NVIDIA Forceware v77.7x: New SLI AA Modes & Mainstream SLI

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AA Performance: Half Life 2

HOW WE CONFIGURED THE TEST SYSTEM: To test NVIDIA's new SLI anti-aliasing modes, we used a pair of GeForce 7800 GTX cards installed in a Gigabyte K8NXP-SLI nForce 4 SLI chipset based motherboard, powered by an AMD Athlon 64 FX55 processor and 1GB of low-latency Corsair XMS RAM. The first thing we did when configuring this test system was enter the BIOS and loaded the "High Performance Defaults."  The hard drive was then formatted, and Windows XP Professional with SP2 was installed. When the installation was complete, we installed the latest nForce 4 chipset drivers, installed all of the other necessary drivers for the rest of our components, and removed Windows Messenger from the system. Auto-Updating and System Restore were then disabled, the hard drive was defragmented, and a 768MB permanent page file was created on the same partition as the Windows installation. Lastly, we set Windows XP's Visual Effects to "best performance," installed all of the benchmarking software, and ran the tests.

The HotHardware Test System
AMD Athlon 64 FX Powered

Processor -

Motherboard -

Video Cards -

Memory -

Audio -

Hard Driv
e -


Hardware Used:
AMD Athlon 64 FX-55 (2.6GHz)

Gigabyte GA-K8NXP-SLI
nForce4 SLI chipset

GeForce 7800 GTX (x2)
GeForce 6800 Ultra (x2)
GeForce 6800 GT
ATI Radeon X850XT PE

1024MB Corsair XMS PC3200 RAM

Integrated on board (ALC850)

Western Digital "Raptor"

36GB - 10,000RPM - SATA

Operating System -
Chipset Drivers -
DirectX -

Video Drivers

DirectX -
DirectX -
OpenGL -
Relevant Software:
Windows XP Professional SP2 (Patched)
nForce Drivers v7.12
DirectX 9.0c

NVIDIA Forceware v77.74

ATI Catalyst v5.6

Benchmarks Used:
FarCry v1.31*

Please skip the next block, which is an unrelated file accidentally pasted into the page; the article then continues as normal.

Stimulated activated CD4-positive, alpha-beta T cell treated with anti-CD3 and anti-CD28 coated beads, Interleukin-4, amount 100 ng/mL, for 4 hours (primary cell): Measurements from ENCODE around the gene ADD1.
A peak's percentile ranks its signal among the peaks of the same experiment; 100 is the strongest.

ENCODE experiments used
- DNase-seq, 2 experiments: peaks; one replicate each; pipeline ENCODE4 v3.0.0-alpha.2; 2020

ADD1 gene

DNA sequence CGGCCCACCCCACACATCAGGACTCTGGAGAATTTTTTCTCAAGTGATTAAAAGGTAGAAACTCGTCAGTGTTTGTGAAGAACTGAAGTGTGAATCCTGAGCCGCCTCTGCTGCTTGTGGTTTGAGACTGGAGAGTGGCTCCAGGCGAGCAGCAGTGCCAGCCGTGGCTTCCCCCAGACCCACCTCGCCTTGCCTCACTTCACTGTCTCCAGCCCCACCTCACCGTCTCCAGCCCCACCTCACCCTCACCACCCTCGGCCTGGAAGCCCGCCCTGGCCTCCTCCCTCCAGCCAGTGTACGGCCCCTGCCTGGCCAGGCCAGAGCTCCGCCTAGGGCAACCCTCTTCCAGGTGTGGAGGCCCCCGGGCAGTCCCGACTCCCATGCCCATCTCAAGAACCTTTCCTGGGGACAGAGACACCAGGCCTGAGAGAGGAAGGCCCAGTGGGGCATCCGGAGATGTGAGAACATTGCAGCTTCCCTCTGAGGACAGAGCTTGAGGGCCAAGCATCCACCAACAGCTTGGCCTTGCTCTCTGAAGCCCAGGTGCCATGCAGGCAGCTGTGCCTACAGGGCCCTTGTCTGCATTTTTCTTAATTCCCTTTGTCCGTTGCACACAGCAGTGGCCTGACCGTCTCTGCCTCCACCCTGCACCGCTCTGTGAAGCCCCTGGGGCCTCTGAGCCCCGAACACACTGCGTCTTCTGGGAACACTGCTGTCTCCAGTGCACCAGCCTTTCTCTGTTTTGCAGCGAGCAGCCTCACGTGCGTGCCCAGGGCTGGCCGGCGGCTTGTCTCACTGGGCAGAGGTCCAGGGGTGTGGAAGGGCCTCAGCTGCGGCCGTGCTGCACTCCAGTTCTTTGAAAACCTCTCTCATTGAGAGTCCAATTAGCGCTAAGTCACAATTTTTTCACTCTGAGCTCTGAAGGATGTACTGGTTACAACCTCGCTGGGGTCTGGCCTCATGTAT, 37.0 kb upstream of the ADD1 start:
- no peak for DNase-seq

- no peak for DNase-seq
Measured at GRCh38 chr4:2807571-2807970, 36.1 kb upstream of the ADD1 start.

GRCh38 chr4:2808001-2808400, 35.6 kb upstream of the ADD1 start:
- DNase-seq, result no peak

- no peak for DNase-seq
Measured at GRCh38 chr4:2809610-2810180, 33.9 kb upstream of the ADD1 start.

Half Life 2*
Doom 3 v1.3 (Single Player)*

* - Custom Test (HH Exclusive demo)
Performance Comparisons with Half Life 2
Details: http://www.half-life2.com/

Half Life 2
Thanks to the dedication of hardcore PC gamers and a huge mod-community, the original Half-Life became one of the most successful first person shooters of all time.  So, when Valve announced Half-Life 2 was close to completion in mid-2003, gamers the world over sat in eager anticipation. Unfortunately, thanks to a compromised internal network, the theft of a portion of the game's source code, and a tumultuous relationship with the game's distributor, Vivendi Universal, we all had to wait until November 2004 to get our hands on this classic. We benchmarked Half-Life 2 with a long, custom-recorded timedemo in the "Canals" map, that takes us through both outdoor and indoor environments. These tests were run at resolutions of 1,280 x 1,024 and 1,600 x 1,200 without any anti-aliasing or anisotropic filtering and with 4X, SLI 8X and SLI 16X anti-aliasing and 16X anisotropic filtering enabled concurrently.






As we mentioned earlier, when running in SLI Anti-Aliasing mode, the 3D workload is no longer shared between the two cards. Instead, each card renders the same frame and after the filtering is applied they are blended together. As such, you'd expect a pair of GeForce 7800 GTX cards running in SLI anti-aliasing mode to perform below the level of a single 7800 GTX in virtually all circumstances.

In Half Life 2 for example, a game that is largely CPU bound, a pair of GeForce 7800 GTX cards does perform at a lower level than a single 7800 GTX at both resolutions, but the game remains completely playable at over 90 FPS, even with SLI 16X AA enabled. Sure, performance is lower, but in CPU limited game like HL2, the image quality benefits with SLI 16X AA enabled make the trade-off well worth it.  With Half Life 2's resolution set to 1600x1200, and with SLI 16X AA enabled, we've never seen this game look better.

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